ALBUM REVIEW: Migos- C U L T U R E

Culture is a word that is thrown around more often than a Cleveland Browns interception-bound pass. What exactly is culture?

Culture is what you wear, “Versace, Versace / Medusa head on me like I’m ‘Luminati”.

Culture is how you live, “I’m a get that bag nigga, ain’t no doubt about it (yup)
I’m a feed my family nigga, ain’t no way around it (family)”.

Culture is what sets you and yours apart from the rest. We as a species are fascinated by culture because it’s an exercise in discovering something we don’t yet know.

For Migos, the Atlanta trap-rap trio- comprised of Quavo, Offset and Takeoff- C U L T U R E is their defining statement to the world what it is that makes them essential.

Through years of triumph as well as setbacks, Migos has truly encapsulated a sound and style so captivating and original that it perks up ears anywhere when heard. They have some of the most interesting music in hip hop.

On their latest album C U L T U R E, Migos find themselves experiencing the greatest peaks of their career so far, and they absolutely swung for the proverbial fences. On this project, Migos retain their absolutely unique style of filling a song with so much sound, so many anecdotes and lyrics that stick in the brain like cacti spines.

At any given time, words and phrases are rapped by one member of the crew, and another stealthily slides an accentuation that makes the bar unlike the one before it. They can make a sound- like Woo! or the sound of a Motorola chirp, or the sound of incredible amounts of money. How they do that is beyond me and far beyond my capabilities.

It’s hard to sound cooler than these guys, especially at this rate their ascending at. Quickly becoming rap’s biggest group, and having a chart-topping hit with “Bad and Boujee”, Migos are on top of the game right now. Not only are they producing some of the hottest tracks, they attract the hottest beatmakers, like Metro Boomin and Southside.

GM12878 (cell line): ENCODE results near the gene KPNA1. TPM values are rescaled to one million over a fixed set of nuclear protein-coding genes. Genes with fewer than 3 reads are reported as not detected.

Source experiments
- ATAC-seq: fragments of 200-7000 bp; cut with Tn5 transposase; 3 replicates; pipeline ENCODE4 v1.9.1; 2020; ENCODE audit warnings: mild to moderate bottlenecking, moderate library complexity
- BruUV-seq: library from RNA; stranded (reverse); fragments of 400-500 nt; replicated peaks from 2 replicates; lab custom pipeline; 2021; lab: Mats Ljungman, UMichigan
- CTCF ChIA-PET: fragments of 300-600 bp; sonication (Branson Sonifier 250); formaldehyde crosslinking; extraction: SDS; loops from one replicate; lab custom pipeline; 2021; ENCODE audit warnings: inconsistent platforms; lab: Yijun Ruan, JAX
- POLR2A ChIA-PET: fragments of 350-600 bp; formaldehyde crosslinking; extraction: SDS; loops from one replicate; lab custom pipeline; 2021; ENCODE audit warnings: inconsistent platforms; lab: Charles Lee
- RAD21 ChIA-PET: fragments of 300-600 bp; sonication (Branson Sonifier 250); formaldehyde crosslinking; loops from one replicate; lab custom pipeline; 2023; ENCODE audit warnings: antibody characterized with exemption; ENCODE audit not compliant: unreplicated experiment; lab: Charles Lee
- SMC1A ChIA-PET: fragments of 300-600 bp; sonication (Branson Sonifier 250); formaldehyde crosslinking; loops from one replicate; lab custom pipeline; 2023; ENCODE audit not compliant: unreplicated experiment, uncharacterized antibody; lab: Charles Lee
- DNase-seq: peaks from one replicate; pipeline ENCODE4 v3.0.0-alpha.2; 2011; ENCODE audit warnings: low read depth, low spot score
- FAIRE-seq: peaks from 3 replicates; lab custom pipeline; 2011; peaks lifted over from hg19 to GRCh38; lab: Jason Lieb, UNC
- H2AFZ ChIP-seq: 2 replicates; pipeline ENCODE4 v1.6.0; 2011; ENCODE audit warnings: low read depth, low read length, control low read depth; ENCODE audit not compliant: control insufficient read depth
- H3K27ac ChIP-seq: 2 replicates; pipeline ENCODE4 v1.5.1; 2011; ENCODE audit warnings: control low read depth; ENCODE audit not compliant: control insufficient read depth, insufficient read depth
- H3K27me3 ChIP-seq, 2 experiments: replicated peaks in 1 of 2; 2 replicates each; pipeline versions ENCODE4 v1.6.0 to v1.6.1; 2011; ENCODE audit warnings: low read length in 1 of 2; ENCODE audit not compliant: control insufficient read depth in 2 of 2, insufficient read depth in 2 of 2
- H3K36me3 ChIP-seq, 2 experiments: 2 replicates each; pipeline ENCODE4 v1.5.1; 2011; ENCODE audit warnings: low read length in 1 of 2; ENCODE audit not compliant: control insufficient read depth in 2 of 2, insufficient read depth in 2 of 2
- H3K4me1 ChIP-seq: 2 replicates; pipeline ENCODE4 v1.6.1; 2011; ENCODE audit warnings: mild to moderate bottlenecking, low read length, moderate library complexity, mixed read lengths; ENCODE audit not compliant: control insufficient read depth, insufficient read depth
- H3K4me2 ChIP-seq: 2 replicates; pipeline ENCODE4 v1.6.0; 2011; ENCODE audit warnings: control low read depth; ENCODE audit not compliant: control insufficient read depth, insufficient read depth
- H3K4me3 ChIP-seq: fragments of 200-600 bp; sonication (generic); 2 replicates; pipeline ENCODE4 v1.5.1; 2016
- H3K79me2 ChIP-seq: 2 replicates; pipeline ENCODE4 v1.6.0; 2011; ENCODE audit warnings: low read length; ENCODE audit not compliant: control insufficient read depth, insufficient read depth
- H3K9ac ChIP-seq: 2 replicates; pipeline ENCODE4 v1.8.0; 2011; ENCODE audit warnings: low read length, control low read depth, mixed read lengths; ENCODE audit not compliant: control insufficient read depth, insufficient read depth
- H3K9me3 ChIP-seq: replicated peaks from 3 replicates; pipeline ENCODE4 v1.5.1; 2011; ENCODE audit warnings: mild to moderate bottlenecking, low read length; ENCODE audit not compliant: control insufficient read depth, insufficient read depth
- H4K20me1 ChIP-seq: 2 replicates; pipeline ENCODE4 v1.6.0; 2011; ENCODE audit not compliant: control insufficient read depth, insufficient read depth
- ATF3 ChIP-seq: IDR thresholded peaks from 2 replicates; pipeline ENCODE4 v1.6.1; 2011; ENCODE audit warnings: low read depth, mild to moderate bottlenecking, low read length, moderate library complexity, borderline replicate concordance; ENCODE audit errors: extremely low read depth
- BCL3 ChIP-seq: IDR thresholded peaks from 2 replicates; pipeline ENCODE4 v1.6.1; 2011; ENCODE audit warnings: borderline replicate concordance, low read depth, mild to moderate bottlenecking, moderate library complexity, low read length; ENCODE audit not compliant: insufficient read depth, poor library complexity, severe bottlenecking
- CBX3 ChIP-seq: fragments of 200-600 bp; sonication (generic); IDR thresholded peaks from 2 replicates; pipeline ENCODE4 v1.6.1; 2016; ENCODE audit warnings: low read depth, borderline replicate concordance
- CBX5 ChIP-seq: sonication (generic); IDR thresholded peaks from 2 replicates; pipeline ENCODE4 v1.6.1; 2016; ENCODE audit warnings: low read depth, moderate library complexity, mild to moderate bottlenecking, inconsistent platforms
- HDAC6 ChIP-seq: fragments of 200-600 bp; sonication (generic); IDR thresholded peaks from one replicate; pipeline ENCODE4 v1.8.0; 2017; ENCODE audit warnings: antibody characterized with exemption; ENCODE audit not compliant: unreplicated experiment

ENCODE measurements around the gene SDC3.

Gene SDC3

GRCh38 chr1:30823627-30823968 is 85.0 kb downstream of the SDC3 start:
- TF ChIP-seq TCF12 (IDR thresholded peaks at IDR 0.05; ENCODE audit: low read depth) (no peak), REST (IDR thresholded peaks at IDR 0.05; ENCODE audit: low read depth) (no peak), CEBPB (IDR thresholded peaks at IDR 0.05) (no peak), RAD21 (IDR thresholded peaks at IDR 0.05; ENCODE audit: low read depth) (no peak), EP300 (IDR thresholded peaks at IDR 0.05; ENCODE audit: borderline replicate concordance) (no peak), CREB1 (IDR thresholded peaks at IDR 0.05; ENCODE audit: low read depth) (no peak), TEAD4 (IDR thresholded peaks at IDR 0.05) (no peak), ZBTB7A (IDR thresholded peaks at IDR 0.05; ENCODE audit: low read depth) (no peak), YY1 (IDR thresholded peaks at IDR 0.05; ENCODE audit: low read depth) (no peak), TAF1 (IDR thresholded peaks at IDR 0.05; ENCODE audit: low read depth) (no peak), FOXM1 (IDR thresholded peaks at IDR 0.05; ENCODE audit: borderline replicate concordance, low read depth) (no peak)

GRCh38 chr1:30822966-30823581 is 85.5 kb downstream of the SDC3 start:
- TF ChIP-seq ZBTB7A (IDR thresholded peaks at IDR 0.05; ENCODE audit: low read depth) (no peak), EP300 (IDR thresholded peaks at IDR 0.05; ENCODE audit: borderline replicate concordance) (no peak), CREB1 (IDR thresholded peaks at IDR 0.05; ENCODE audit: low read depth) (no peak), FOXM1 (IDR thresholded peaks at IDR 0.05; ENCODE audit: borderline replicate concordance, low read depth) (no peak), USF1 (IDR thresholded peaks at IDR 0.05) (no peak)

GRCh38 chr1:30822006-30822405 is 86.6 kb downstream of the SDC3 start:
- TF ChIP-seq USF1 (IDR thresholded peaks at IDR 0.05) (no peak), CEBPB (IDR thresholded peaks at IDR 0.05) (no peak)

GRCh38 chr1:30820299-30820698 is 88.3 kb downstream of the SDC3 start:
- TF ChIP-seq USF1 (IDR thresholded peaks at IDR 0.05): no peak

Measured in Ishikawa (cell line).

Even though there are usually two or three Migos rapping on each track, the features on this album still hold significant weight. No, they don’t get Kanye or Drake or even Future, because instead they get artists that would really gel with their styles. Guys like Travis Scott, whose atmospheric yet colossally hard-hitting sound layers with Migos incredibly successfully on “Kelly Price”.

Fellow Atlanta rapper Gucci Mane, who is on his own victory lap right now since reappearing from a three-year stint in prison, drops some fiery bars on the smooth and lowkey track “Slippery”. Migos also offer up some of those superb annecdotes on this track including”drip” “splash” and “Skrr Skrrrrr”. The impact of these words don’t translate to print, you just have to listen for yourself.

What really blew me away with this album was how strong it starts. First of all, DJ Khaled is the first sound you hear, and he is shouting at us “fuckboys” who don’t accept the Migos. From there, a bracing and hard-hitting beat comes in and Migos absolute slay these verses. They feed off eachother so extremely well, trading verses like an accounting firm secret Santa.

From there, you get pummeled with HITS. The loopy and hypnotizing “T-Shirt” grooves in and the album is officially in the zone. (Side note: the music video to “T-Shirt” is easily the best of the year so far… I know we’re only a month in. Whatever)

From there, you get hit with one of the most fire tracks on this thing, “Call Casting.” There is something instrumentally cool about this song. It’s the organ, it’s the delicate keys twinkling in the background. Each Migos member slays their verse. It’s honestly difficult to pick a favorite on this track.

Now, you’re like out of breath by the time THE hit, “Bad and Boujee (feat. Lil Uzi Vert)” comes on. What is there to say about this song except that it is a star-maker for these guys, all of them. Migos sound the most accessible they ever have. As opposed to hits they’ve had in the past, like “Versace” and “Hannah Montana,” this song doesn’t sound like a kind of a joke. This song sounds like they’re serious. You can hear it in the way Offset says “my niggas is savage / ruthless.”

“Bad and Boujee” is a perfect storm of an ascending rap group and the greatest producer in the game, Metro Boomin. His beat is what makes this entire song possible, including that impossibly catchy chorus. Those pianos in the chorus set against the darkened synths and those crackling snares with bumping bass kicks makes for a sure-fire club BANGER.

Migos don’t belong in the underground anymore. They are certified stars and it’s deserving. Nobody else can sound like these guys. When they are headlining smaller festivals and going on a world-wide sold out tour with Lil Uzi or Gucci, don’t say I didn’t say it here first. Besides, it’s always important to have some Migos in your life. 7681ea2f2fc8ed4d170a43b5a5eb5527-1000x1000x1

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